March 1, 2015

No highways, no byways at sea

I WAS SURPRISED to find that Robert Macfarlane had included two chapters on the sea in his popular book The Old Ways (Penguin Books). The ways he’s talking about are the ones on land, the ancient paths, lanes, byways, and roads that restless humans have traveled since before the beginning of recorded history.
“We think of paths as existing only on land, but the sea has its paths too,” Macfarlane declares. He goes on to talk about a network of “sea roads” and the astonishing fact that they carried maritime traffic “dating back at least to the Mesolithic [era], and intense activity for the three millennia before Rome built its roads.”

Well, Macfarlane is a landscape mystic, of course, and not unacquainted with hyperbole. There have never been roads for sailing ships. One of the glories of the open sea is that you are mostly free to go where you want. You find your own way. There are no marked highways that you must stick to. And that’s lucky for us, because a sailboat could rarely follow a road at sea even if there were one.

There are a few straits and channels that funnel ships into narrow waters, it’s true, but even they must be wide enough to tack in, otherwise no sailing ship would dare use them.  Motor ships are better at following shipping “lanes,” of course, but there were no motor ships around in the Mesolithic era, or when Roman slaves were building roads for Caesar’s legions.

What sailing ships follow are “routes,” not “roads.” In fact, roads, as the word is known to sailors, are open anchorages, commonly used in Europe and other parts of the world while waiting for the wind or tidal stream to change direction. Routes, on the other hand, are general directions for making passages between ports, and were originally dictated by the strength and direction of the prevailing ocean winds.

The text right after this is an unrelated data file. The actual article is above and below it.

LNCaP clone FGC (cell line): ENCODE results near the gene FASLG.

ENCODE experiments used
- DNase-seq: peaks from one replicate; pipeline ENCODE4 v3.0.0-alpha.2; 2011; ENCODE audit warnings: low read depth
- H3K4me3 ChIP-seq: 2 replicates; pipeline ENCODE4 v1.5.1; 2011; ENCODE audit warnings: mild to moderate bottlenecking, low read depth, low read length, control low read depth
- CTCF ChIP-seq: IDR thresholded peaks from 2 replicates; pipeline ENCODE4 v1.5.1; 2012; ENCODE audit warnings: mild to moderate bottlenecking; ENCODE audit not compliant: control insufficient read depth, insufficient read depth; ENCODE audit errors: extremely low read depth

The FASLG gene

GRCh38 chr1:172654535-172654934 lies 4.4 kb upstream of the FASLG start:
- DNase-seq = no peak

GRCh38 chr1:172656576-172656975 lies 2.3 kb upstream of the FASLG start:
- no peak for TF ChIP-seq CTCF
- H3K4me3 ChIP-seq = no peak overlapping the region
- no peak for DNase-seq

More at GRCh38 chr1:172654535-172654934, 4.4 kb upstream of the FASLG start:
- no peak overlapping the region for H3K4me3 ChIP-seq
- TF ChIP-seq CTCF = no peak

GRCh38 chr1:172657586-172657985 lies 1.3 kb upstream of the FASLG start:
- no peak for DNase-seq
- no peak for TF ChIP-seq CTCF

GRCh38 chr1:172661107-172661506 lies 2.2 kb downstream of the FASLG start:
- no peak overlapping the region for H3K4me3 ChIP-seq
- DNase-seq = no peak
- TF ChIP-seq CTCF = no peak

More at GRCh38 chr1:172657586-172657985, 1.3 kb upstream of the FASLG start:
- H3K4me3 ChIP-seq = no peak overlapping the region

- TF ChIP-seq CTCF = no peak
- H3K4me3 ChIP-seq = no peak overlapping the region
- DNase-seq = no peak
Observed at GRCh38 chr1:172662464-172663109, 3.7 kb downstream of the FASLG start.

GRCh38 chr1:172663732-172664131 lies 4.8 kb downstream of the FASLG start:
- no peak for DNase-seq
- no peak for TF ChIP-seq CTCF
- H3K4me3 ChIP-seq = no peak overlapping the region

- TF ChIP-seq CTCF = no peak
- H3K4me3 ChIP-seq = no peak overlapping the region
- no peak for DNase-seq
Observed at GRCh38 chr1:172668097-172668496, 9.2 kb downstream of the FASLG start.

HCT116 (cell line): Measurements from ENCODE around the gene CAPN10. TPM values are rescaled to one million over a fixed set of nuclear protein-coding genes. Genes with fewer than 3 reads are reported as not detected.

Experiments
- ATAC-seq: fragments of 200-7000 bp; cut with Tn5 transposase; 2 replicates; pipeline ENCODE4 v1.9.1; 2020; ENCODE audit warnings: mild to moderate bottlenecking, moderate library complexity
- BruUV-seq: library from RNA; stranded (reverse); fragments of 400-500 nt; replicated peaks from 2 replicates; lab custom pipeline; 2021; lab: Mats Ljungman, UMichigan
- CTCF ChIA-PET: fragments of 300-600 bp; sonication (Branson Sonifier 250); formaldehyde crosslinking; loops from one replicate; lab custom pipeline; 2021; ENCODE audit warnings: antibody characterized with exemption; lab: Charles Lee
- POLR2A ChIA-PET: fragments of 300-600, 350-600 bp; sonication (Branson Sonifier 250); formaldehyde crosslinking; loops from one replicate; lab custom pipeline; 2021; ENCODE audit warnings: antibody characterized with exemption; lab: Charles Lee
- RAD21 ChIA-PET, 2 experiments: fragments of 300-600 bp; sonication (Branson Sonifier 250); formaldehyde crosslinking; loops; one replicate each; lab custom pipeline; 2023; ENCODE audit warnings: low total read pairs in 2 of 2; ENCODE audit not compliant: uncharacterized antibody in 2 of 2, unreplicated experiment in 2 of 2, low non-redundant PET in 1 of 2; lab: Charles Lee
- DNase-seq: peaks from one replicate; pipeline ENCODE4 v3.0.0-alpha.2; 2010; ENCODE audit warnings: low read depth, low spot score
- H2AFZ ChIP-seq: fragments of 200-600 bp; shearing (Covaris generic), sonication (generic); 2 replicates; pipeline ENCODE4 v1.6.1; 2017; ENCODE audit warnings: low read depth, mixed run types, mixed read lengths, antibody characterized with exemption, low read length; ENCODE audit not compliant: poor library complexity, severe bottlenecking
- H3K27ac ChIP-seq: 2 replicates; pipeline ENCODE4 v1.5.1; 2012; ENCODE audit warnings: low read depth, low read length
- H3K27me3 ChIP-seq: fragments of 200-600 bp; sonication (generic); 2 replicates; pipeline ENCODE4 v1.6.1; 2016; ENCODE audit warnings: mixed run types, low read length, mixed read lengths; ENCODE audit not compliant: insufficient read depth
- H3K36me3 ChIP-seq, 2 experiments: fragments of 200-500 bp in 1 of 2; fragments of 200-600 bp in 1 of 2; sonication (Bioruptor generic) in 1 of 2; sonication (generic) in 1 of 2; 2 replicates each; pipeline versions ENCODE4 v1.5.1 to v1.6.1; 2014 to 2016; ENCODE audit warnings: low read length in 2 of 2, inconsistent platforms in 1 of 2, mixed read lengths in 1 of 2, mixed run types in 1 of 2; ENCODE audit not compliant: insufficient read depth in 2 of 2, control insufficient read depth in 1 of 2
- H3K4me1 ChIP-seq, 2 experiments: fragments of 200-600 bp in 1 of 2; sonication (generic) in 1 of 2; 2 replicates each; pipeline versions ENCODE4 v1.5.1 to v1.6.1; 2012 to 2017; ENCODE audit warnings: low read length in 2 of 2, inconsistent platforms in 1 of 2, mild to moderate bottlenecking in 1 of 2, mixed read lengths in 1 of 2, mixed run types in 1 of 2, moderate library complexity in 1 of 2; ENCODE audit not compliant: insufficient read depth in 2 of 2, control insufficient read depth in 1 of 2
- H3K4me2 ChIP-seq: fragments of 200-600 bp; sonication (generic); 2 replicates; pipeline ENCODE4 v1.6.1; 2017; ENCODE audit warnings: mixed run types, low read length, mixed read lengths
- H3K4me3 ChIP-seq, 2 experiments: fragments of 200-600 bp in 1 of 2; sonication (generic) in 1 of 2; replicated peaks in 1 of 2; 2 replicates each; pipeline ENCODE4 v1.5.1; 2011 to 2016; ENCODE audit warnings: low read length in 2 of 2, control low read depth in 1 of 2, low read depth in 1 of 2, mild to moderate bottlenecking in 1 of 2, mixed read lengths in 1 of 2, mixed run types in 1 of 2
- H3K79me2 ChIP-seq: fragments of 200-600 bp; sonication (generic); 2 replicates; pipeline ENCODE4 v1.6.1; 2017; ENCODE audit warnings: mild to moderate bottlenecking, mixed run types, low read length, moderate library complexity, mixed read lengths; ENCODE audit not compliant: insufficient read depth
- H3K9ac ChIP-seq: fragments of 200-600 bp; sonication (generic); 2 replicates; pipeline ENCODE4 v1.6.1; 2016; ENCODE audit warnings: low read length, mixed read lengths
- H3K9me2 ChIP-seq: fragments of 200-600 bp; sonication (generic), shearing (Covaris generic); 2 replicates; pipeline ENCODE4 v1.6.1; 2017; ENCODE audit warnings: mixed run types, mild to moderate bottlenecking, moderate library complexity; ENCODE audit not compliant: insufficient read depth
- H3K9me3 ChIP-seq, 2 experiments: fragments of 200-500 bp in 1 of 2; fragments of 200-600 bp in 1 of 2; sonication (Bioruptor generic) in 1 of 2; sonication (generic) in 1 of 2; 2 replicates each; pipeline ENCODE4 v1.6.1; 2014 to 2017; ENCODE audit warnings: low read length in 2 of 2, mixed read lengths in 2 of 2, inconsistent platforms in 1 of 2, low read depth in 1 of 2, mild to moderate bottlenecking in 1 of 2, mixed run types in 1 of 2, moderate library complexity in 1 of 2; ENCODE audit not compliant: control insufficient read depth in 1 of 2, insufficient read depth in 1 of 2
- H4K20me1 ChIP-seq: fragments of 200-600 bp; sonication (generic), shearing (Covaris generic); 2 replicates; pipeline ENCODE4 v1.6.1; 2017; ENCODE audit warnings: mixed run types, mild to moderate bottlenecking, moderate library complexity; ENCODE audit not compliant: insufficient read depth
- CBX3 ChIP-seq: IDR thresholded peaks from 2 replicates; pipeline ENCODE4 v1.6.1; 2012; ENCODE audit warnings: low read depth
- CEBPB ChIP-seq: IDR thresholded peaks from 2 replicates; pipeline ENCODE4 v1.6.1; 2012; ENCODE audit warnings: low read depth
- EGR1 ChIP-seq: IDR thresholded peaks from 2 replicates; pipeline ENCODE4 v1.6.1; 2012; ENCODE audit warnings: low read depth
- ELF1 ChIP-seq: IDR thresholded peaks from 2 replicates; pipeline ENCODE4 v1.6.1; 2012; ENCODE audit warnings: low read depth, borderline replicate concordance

It would seem that some time after Romans were building roads on land, sailors at sea discovered the system of rotating weather systems that allowed ships to cross the Atlantic from east to west by first going far south, and then to return to Europe by first sailing north. Then they found they could take advantage of the Roaring Forties to circle the Southern Hemisphere, and so forth; but I expect the Arabs or the Phoenicians had discovered the handy monsoon winds of the Indian Ocean, which enabled them to trade with East Africa, long before that.

Ships leave no tracks in the ocean. There are no cairns or milestones, or signposts to designate roads. A swirl of wake and a temporary patch of foam, and soon no evidence exists that a ship has passed by here.  Each ship makes its own road in the sea, and immediately the sea erases all signs of its passage.

Anyone who has a boat and access to a branch of the sea anywhere has access to all seas everywhere. That’s the magic of owning boat. You are within reach of all other boats all over the world. And you don’t need a road to get there.

Today’s Thought
I like a road that leads away to prospects bright and fair,
A road that is an ordered road, like a nun’s evening prayer;
But best of all I love a road that leads to God knows where.
— Charles Hanson Towne, The Best Road of All

Last week a local Small Claims Court judge told a nervous woman witness to make herself at ease, and talk to him as if she were talking to her husband or friends.
The case is still proceeding.

1 comment:

Jordan said...

Very insightful post. There's something very zen that, because of the water cycle, we're sailing the same seas as those Mesolithic sailors were - but at the same time, not following the exact path! Thanks for sharing.